September 15, Central America
Five nations in Central America (Guatemala, El Salvador, Honduras, Nicaragua, and Costa Rica) achieved their independence from Spain on September 15, 1821, so they join together to celebrate in style. The pan-national festivities are illuminated by a torch that is lit in Guatemala on September 8 and carried through each country before arriving in Costa Rica on the 15th. Throughout all five countries, there are parades and celebrations, with food, music, military displays, and cultural performances. In Costa Rica, schoolchildren make homemade lanterns (faroles) and parade throughout the streets on independence eve.
Constitution Day, Norway
Denmark-Norway functioned as a dual monarchy until 1814, when Norway declared itself an independent kingdom on May 17 of that year. The anniversary celebrations in this Nordic nation place a focus on schoolchildren in particular, who parade and make stops at war memorials and senior homes. In Oslo, more than 100,000 people pass by the palace, exchanging waves with the royal family. Costumes and flags are in abundance, along with marching bands and kid-friendly treats such as ice cream and soda.
Freedom Day, South Africa
South Africa has several important dates in its national history — achieving independence from colonial rule in 1931 and establishing itself as a republic (under apartheid) in 1961. But April 27 is Freedom Day, honoring the first democratic election that was held in 1994 and elected President Nelson Mandela as the first leader with a true majority vote. Today, the holiday is celebrated with ceremonies and cultural performances. Many museums open without admission charges and visits to historical sites (like Robben Island, where Mandela was imprisoned) are popular, along with the South African barbecues known as braais.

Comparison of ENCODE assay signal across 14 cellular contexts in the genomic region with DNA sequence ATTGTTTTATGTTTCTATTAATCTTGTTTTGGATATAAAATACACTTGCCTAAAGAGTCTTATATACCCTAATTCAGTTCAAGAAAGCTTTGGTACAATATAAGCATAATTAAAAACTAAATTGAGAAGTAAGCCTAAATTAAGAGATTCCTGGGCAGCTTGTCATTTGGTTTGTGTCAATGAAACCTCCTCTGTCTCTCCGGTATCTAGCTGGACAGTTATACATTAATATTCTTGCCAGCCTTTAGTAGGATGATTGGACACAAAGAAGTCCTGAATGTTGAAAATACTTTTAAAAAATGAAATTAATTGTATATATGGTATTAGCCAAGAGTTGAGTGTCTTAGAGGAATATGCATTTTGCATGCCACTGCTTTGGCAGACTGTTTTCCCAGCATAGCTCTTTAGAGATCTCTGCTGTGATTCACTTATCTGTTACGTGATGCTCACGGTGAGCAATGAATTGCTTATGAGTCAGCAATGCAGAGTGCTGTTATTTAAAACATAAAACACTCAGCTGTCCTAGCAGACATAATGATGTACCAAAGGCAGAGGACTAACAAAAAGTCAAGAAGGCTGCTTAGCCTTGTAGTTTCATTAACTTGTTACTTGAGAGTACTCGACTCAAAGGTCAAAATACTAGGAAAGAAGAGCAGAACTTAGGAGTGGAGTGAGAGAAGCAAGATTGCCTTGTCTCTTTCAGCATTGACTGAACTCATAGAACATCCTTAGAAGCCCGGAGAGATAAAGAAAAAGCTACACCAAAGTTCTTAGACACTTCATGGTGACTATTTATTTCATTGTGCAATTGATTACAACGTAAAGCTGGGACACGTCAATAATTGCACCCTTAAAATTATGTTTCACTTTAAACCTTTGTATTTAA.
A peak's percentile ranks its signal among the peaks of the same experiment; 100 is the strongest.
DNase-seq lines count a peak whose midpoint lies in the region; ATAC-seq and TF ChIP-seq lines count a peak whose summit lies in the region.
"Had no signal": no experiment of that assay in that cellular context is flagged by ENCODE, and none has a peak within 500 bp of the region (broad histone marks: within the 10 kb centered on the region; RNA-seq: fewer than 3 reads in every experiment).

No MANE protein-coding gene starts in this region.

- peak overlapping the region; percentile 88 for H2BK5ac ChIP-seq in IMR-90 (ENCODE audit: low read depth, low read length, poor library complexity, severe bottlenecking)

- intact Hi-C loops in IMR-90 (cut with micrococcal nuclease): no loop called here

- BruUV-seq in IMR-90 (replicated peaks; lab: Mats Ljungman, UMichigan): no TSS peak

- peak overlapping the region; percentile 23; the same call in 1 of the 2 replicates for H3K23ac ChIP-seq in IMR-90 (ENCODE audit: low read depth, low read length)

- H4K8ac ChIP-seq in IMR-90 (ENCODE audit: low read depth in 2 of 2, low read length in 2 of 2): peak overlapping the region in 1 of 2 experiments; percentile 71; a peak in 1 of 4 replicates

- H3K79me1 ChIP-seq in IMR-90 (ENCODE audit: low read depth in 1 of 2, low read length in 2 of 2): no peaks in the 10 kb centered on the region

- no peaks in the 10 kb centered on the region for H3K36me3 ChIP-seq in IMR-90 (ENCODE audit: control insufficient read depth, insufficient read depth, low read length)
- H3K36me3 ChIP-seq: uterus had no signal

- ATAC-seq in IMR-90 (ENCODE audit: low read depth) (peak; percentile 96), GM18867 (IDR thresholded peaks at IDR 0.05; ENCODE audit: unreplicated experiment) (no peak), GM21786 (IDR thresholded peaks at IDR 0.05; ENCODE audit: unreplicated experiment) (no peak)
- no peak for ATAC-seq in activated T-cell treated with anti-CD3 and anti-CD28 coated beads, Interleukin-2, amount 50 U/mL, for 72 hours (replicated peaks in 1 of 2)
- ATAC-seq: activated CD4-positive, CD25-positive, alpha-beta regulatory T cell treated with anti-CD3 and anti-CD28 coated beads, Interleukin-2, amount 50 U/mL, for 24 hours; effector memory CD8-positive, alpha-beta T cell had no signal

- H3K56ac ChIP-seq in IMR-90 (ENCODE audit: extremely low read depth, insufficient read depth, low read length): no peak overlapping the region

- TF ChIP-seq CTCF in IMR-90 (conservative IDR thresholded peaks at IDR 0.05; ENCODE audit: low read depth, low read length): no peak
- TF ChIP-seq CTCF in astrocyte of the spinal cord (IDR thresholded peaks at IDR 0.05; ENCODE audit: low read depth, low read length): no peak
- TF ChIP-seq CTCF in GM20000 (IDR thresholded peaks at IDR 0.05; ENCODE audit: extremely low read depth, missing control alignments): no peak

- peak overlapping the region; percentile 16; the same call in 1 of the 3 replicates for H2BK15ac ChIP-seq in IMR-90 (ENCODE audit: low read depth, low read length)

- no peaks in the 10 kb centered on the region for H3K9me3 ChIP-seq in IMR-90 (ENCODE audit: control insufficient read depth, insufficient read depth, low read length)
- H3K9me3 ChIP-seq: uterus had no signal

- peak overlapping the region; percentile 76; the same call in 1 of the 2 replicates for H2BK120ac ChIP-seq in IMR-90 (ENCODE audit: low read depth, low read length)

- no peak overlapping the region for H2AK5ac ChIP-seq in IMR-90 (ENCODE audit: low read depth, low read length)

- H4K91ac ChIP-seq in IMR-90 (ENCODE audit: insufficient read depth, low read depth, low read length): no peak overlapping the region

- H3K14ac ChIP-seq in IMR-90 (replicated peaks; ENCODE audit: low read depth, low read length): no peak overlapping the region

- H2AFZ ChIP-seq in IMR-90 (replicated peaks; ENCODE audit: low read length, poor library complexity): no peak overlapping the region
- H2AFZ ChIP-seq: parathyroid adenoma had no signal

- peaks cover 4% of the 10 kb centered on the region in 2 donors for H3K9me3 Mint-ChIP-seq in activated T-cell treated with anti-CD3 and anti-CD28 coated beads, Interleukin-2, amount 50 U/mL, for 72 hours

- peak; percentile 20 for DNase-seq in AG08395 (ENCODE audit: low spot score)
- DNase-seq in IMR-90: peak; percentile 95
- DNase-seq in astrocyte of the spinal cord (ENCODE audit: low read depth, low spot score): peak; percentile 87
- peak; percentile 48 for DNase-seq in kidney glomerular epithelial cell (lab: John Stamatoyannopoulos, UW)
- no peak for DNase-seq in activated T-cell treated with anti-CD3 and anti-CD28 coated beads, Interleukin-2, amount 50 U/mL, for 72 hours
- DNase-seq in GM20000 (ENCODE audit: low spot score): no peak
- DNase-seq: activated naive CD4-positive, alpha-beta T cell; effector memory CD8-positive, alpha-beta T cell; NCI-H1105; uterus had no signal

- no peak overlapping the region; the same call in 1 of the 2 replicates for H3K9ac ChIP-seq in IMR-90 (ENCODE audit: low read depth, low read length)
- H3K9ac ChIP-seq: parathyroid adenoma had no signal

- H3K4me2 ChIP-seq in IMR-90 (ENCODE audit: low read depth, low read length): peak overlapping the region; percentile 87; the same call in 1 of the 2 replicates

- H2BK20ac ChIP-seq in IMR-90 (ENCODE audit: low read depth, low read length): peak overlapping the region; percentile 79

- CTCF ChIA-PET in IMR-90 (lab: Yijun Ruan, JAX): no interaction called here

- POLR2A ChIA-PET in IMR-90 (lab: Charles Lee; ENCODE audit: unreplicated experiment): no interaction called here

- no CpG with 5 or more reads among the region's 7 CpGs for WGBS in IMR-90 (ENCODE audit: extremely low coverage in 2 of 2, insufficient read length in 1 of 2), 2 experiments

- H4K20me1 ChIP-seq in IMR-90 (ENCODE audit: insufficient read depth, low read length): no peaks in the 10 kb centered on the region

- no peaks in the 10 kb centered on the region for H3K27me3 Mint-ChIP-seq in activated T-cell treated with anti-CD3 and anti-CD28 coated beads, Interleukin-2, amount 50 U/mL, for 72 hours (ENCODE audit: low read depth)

Independence Day, Haiti
Haiti’s history is filled with firsts: the only state in history founded by formerly enslaved peoples, the first country in the world to abolish slavery, and the first sovereign country in Latin America and the Caribbean. After 12 brutal years of war with France, Jean-Jacques Dessalines (who later appointed himself Emperor Jacques I), declared Haiti an independent nation on January 1, 1804. Today, the capital of Port-au-Prince celebrates the New Year and the founding of the country with parades, dancing, and soup joumou, a rich beef and pumpkin stew.
Although it remains in the Commonwealth, the United States’ neighbor to the north staked its identity as a nation on July 1, 1867, when three separate British colonies (Canada, New Brunswick, and Nova Scotia) were united into a single Dominion as “Canada.” Today the entire country celebrates Canada Day with fireworks, parades, maritime celebrations, and musical performances. Warmer summer weather ensures that family and friends will gather to celebrate with their favorite foods. From elk burgers to lobster rolls, the menus for Canada Day are as diverse as the country itself.